Read Isaiah 1:15-23; 3:13-15; and 5:7, 8. How would you describe the prophet’s response to what he observes in society around him?
Isaiah’s opening sermon—the first five chapters—is a mix of scathing criticism of the kind of society God’s people had become, warnings of impending judgment in response to their rejection of God and continued wrongdoing, and offers of hope if the people would turn back to God and reform their lives and society. But perhaps the strongest emotion that comes through his words is a sense of grief. Based on his understanding of who God is and what He wants for His people, the prophet is mourning what has been lost, the countless forgotten people who are being hurt, and the judgment that is to come on the nation.
Isaiah continues this pattern through his prophetic ministry. He urges the people to remember what God has done for them. He also offers these people the hope of what God wants to do for them in the future. Thus, they should seek the Lord now, for this renewed relationship with Him will include repenting of their current wrongdoing and changing the way that they treat others.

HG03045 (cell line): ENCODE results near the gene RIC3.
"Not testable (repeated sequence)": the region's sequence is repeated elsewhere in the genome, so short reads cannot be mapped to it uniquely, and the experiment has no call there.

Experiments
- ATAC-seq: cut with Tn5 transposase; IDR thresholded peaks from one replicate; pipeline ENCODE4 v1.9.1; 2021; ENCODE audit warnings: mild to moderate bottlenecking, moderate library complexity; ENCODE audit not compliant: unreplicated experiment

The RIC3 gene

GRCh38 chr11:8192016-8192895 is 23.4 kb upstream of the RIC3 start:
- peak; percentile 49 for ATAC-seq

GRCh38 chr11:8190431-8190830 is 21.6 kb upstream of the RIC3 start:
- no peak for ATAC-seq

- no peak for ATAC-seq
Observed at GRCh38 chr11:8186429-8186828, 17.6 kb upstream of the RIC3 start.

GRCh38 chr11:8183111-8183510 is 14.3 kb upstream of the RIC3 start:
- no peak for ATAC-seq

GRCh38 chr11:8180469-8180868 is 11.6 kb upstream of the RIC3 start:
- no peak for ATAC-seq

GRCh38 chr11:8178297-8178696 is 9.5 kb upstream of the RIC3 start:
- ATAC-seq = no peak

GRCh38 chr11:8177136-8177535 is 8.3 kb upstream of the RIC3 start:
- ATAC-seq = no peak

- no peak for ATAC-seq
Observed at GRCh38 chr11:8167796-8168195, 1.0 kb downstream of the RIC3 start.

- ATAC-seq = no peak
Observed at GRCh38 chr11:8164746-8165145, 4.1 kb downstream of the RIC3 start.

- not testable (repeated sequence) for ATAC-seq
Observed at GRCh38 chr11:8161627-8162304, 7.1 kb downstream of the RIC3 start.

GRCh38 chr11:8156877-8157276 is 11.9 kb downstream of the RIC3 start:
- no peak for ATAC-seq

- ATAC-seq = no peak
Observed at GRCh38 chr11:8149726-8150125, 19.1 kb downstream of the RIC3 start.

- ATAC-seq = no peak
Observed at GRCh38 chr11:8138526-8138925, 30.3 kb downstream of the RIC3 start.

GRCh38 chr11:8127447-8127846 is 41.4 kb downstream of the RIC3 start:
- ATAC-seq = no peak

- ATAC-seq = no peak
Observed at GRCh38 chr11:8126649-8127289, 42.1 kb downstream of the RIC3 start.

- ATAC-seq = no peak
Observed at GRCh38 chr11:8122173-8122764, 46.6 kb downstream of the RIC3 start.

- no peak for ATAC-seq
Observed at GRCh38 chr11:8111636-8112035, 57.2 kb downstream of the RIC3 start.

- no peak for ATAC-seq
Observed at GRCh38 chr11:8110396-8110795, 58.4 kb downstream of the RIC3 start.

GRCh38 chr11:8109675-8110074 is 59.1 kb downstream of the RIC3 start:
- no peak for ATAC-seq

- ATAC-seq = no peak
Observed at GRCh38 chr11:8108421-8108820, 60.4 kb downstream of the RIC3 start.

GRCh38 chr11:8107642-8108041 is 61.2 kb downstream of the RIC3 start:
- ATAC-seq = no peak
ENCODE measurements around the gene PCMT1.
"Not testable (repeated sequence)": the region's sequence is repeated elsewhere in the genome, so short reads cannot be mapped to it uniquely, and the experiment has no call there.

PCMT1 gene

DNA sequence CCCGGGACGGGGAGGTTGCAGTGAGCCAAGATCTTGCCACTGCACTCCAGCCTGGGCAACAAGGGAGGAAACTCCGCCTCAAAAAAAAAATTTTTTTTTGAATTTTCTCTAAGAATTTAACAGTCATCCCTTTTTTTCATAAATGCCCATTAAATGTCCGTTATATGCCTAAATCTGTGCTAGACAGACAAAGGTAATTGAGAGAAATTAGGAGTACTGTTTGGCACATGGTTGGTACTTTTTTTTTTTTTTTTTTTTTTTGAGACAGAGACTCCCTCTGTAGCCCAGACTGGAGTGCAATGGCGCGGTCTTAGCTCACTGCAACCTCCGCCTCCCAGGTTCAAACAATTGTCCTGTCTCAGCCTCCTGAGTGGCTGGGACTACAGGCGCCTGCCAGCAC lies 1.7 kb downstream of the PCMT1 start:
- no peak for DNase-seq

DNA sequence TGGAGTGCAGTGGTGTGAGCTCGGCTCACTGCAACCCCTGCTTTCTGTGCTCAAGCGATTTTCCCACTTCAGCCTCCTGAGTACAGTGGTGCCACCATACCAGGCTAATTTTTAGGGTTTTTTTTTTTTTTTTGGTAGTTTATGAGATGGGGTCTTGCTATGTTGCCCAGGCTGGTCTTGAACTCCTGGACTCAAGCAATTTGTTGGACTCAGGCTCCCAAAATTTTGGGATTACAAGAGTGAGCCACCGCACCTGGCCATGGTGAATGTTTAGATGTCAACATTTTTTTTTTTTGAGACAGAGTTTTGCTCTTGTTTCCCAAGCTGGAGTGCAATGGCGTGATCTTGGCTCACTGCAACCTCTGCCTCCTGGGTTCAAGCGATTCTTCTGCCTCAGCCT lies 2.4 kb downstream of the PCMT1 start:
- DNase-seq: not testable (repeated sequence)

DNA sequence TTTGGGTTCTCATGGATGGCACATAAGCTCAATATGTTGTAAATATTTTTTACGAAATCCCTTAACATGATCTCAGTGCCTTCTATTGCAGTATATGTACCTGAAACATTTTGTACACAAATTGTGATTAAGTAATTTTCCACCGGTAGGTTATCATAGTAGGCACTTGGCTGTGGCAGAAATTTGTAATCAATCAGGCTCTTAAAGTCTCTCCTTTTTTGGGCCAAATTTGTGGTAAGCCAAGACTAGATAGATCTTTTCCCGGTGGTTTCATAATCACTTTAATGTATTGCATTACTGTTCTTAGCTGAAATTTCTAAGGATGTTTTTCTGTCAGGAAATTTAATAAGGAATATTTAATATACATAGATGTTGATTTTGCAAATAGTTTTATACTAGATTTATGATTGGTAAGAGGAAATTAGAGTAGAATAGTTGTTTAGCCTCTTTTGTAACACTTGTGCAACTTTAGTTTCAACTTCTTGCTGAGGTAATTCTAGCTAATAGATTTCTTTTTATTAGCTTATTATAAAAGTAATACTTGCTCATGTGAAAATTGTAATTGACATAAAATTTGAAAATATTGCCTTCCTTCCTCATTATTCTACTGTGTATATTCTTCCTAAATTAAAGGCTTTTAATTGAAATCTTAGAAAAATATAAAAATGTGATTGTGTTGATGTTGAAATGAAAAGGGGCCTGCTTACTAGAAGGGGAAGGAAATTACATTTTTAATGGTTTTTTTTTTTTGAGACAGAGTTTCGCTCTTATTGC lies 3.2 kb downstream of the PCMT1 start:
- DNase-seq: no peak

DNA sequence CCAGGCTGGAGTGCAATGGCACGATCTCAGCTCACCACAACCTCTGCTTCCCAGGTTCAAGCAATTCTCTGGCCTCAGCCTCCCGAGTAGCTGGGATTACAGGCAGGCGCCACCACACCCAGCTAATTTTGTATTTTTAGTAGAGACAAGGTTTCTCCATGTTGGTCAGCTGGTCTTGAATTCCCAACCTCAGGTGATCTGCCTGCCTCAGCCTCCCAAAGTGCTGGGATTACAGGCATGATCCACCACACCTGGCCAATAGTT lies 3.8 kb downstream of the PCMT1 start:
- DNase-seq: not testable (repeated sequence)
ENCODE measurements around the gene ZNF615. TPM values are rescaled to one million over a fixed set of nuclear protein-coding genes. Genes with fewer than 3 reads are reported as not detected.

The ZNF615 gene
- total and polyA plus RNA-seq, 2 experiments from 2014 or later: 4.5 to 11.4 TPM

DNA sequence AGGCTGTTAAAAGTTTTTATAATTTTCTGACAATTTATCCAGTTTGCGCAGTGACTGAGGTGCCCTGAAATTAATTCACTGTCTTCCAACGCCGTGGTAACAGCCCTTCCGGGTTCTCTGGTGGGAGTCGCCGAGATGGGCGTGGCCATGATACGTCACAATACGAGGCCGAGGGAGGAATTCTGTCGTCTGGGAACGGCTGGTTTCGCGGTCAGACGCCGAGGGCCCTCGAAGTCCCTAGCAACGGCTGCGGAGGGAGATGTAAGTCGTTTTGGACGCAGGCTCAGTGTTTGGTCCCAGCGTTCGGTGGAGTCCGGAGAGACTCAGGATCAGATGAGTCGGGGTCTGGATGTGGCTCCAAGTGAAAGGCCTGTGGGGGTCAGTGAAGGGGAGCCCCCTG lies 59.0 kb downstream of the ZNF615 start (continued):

In chapters 58 and 59, Isaiah specifically returns to the concern for justice. He again describes a society in which “justice is driven back, and righteousness stands at a distance; truth has stumbled in the streets, honesty cannot enter” (Isa. 59:14, NIV). But he also affirms that God is aware of it and that God will rescue His people—the “Redeemer will come” (Isa. 59:20, NIV).
Throughout the book of Isaiah, a significant part of the prophet’s attention is given to proclaiming the coming Messiah, one who would ultimately reestablish God’s reign on earth and would bring justice, mercy, healing, and restoration with Him.
Read Isaiah 9:6, 7; 11:1-5; 42:1-7; and 53:4-6. How do these prophecies fit with what you understand of the life, ministry, and death of Jesus? What do these prophecies suggest about the purpose of His coming to this world?